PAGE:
RRGwrites

On life…and learning

Motorcycle Diaries. Road to Munsiyari…Panchchuli…

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Part 3 of the Motorcycle Diaries. Road to Munsiyari…

Night at Binsar went by quite peacefully and I woke up to a bright, sunny morning at 7am. As I walked out of my cottage, I noted for the first time the structure and location of this very well laid out Eco-camp. It was a marvel constructed painstakingly amidst the Binsar Wildlife Sanctuary, perched on the hill as a green jewel.

As I spread out the much-soaked clothes in the sun, I met Gaurav. He offered a cup of tea, and over it shared several pieces about the property.

Binsar is perched on top of the Jhandi Dhar hills. At an elevation of 2412 meters AMSL, Binsar is situated amidst the Binsar Wildlife Sanctuary. I learnt that the route to main Binsar goes right from the gate of the sanctuary where we met the guards last night.

The Camp is located in the non-core area of this sanctuary, in a place called Dhaulchhina. This is the shortest possible route to Munsiyari and saves a lot of time and distance, as compared to the one that goes via Bageshwar.

Gaurav shared that his father, Kesar Singh Mehra, a former businessmen and one of the founding activists behind the establishment of the sanctuary in 1988, set up the resort as a eco-friendly destination, primarily catering to the nature-lovers and bird-watchers. He went on to share that the Camp is frequented by over 200 species of birds and one can expect to learn about the aviary world.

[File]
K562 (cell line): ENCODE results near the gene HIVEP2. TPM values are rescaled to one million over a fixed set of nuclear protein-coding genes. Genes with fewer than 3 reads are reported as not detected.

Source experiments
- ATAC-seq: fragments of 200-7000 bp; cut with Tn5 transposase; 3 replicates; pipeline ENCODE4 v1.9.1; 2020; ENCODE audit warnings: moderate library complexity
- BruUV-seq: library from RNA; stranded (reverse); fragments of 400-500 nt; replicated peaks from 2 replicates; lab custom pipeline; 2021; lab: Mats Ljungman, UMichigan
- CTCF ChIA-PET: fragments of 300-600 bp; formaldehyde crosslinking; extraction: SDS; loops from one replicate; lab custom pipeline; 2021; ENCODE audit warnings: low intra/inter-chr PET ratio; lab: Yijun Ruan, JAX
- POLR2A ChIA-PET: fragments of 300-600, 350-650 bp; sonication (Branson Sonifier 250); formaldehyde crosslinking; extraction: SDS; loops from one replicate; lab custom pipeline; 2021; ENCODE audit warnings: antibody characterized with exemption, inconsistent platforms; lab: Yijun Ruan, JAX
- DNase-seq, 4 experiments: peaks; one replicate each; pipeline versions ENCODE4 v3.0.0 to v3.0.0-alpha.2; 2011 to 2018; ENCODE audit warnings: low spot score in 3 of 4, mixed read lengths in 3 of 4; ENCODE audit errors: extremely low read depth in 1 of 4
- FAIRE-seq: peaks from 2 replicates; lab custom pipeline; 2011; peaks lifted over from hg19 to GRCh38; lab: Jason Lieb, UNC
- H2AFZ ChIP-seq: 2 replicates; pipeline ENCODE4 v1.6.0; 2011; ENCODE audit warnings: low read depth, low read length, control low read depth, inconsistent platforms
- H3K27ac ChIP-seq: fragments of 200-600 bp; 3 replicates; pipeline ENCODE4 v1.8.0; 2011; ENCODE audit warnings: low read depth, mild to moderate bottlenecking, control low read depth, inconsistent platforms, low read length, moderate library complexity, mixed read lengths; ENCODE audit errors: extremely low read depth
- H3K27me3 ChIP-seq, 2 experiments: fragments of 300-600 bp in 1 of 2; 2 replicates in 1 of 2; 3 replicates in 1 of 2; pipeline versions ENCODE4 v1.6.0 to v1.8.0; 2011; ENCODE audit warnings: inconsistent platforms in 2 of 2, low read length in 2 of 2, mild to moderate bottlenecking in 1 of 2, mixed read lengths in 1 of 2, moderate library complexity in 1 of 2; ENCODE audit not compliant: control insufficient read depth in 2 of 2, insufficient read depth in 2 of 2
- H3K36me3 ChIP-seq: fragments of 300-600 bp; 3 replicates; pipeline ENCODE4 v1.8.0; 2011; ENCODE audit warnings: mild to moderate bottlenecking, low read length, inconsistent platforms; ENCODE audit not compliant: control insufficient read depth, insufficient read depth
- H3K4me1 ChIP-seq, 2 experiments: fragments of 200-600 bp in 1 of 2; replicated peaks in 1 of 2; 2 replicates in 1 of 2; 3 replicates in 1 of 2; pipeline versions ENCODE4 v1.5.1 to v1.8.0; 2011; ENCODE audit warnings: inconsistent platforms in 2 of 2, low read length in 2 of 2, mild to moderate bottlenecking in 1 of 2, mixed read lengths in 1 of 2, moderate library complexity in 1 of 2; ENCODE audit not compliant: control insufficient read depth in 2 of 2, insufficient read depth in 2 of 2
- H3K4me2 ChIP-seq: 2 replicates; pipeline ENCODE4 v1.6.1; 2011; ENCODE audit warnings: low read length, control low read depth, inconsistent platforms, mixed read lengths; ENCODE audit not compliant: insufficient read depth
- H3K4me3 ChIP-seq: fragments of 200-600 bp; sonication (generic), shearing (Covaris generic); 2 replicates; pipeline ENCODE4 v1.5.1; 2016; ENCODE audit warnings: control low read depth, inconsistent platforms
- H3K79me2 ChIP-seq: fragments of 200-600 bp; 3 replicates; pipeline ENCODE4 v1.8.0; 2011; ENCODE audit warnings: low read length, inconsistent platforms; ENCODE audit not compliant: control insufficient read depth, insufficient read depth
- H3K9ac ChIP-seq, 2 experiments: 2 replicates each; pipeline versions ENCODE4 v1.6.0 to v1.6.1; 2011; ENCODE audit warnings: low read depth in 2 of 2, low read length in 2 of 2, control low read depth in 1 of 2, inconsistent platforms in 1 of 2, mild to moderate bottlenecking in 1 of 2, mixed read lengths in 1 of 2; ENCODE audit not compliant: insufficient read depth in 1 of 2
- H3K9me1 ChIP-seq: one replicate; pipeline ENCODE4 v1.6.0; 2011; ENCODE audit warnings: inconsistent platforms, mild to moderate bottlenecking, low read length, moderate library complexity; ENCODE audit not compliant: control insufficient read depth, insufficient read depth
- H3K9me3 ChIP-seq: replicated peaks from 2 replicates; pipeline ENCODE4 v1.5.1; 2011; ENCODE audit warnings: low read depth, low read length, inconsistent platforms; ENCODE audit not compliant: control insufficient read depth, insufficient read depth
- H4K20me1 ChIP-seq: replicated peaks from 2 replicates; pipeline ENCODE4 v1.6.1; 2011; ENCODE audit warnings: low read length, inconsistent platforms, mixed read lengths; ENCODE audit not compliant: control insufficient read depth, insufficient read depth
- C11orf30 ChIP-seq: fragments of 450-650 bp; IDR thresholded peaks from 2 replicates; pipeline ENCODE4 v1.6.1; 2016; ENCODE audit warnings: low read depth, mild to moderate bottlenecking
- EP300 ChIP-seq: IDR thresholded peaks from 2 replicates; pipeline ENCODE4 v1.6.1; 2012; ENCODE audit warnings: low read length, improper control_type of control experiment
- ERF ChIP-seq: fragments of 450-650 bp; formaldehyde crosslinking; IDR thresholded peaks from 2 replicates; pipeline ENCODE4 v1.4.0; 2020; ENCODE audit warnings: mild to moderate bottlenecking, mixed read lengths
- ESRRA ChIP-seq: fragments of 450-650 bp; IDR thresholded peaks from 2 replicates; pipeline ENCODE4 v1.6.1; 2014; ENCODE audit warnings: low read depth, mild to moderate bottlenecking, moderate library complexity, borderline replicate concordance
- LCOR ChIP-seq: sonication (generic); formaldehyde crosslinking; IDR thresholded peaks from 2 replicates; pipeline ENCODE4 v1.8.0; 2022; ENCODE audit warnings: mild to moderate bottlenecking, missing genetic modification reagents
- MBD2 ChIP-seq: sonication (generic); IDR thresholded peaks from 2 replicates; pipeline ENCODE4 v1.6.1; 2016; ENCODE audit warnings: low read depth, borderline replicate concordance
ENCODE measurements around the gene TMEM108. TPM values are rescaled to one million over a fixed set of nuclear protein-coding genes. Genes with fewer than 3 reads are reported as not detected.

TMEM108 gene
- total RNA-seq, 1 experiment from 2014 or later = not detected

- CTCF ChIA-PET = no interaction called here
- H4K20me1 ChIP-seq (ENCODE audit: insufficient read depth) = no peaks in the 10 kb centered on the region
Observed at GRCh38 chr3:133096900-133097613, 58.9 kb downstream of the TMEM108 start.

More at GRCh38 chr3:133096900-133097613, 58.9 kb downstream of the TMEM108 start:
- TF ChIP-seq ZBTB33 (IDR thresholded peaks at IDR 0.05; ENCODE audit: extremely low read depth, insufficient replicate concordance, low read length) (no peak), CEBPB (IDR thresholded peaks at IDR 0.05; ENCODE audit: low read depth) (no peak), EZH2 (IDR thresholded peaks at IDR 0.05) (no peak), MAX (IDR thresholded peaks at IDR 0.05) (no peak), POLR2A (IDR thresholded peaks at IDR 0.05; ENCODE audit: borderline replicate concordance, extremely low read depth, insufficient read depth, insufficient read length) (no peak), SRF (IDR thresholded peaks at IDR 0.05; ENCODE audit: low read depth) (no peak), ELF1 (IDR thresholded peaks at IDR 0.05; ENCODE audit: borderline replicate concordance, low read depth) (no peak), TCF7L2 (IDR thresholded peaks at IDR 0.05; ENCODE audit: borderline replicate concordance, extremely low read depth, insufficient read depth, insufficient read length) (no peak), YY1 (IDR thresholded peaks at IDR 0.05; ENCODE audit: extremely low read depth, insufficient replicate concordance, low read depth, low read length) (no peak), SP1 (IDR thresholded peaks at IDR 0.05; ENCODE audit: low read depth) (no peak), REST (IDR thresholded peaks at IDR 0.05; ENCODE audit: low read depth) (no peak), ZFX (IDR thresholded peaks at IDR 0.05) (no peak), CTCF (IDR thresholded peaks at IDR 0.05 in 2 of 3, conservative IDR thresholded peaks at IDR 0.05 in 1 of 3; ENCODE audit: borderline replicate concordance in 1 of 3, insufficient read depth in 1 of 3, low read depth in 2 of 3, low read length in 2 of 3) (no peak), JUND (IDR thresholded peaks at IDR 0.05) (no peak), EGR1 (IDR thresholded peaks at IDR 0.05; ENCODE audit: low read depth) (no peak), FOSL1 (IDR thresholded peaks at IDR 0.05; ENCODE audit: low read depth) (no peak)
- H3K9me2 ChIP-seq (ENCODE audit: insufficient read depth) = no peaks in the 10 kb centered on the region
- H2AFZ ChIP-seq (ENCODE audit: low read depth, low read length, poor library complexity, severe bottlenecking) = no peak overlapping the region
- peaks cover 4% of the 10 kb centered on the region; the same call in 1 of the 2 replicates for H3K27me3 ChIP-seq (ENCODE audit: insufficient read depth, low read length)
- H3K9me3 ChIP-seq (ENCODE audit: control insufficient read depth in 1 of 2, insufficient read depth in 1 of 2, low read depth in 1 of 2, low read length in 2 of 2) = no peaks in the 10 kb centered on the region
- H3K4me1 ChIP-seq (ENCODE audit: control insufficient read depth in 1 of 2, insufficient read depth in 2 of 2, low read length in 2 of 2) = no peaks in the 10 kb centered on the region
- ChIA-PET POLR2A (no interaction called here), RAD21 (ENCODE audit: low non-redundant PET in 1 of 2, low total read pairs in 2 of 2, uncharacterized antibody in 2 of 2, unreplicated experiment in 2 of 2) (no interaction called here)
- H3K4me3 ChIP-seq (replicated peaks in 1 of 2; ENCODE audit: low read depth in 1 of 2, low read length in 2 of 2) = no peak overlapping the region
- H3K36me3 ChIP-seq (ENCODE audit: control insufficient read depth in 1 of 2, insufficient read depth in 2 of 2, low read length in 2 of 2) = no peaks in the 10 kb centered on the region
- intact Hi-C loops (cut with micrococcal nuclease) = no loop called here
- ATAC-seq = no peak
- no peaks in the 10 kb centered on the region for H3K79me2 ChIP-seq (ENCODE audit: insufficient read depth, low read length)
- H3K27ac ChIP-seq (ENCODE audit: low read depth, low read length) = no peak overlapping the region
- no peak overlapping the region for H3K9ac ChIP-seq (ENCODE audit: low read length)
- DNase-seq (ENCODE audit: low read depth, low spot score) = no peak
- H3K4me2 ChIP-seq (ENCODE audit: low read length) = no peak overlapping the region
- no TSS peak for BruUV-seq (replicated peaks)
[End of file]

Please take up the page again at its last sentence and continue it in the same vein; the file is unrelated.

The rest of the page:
By now, Nitin was up and ready with his arms and ammunition – the Camera! Gaurav guided him to a viewpoint they constructed right the top of the hill, located at a 5-minutes trek. Nitin came back with amazing set of images – spectacular mountain panorama of evergreen Himalayan ranges and valleys. The views of major peaks like Chaukhamba, Panchachuli, Nanda Devi, Nanda Kot, and Kedarnath are distinctly visible from there. Sitting leisurely at the camp, one couldn’t even fathom what vista laid just a five-minute trek ahead! This was a clear sky day, which offered a 180-degree Himalayan view. I must share with all readers here that such vast panoramic view can been seen only from Binsar and Kausani in Uttarakhand. In fact, there is a location called the ‘Zero Point’ here, which offers amazing views of the magnificent range. Binsar also offers an excellent view of Almora town.